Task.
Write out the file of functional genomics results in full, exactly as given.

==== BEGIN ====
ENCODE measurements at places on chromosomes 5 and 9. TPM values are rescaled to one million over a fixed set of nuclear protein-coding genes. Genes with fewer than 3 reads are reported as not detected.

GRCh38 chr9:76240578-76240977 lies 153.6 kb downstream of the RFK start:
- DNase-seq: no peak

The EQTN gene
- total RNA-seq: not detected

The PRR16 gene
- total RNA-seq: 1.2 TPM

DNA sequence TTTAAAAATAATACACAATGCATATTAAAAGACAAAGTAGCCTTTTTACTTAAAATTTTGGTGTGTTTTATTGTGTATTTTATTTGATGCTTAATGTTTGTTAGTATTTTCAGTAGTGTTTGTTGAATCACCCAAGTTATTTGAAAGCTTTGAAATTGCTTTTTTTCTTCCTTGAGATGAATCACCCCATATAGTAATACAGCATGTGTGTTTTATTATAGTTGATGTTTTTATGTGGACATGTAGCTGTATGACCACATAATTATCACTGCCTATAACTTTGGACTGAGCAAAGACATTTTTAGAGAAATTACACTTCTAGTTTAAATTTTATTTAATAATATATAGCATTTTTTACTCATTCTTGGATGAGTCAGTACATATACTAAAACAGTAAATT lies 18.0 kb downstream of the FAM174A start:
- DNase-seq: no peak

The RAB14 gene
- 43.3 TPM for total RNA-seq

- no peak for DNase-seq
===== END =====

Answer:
ENCODE measurements at places on chromosomes 5 and 9. TPM values are rescaled to one million over a fixed set of nuclear protein-coding genes. Genes with fewer than 3 reads are reported as not detected.

GRCh38 chr9:76240578-76240977 lies 153.6 kb downstream of the RFK start:
- DNase-seq: no peak

The EQTN gene
- total RNA-seq: not detected

The PRR16 gene
- total RNA-seq: 1.2 TPM

DNA sequence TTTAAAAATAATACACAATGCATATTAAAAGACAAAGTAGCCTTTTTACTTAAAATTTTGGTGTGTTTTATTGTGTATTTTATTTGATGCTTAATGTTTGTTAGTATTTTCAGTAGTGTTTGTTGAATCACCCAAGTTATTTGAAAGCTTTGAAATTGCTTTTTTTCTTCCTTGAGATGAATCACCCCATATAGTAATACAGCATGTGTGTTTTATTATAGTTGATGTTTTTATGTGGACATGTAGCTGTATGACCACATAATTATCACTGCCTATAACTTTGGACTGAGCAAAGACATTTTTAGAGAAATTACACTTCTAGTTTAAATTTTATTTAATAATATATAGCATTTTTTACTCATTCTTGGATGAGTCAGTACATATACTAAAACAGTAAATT lies 18.0 kb downstream of the FAM174A start:
- DNase-seq: no peak

The RAB14 gene
- 43.3 TPM for total RNA-seq

- no peak for DNase-seq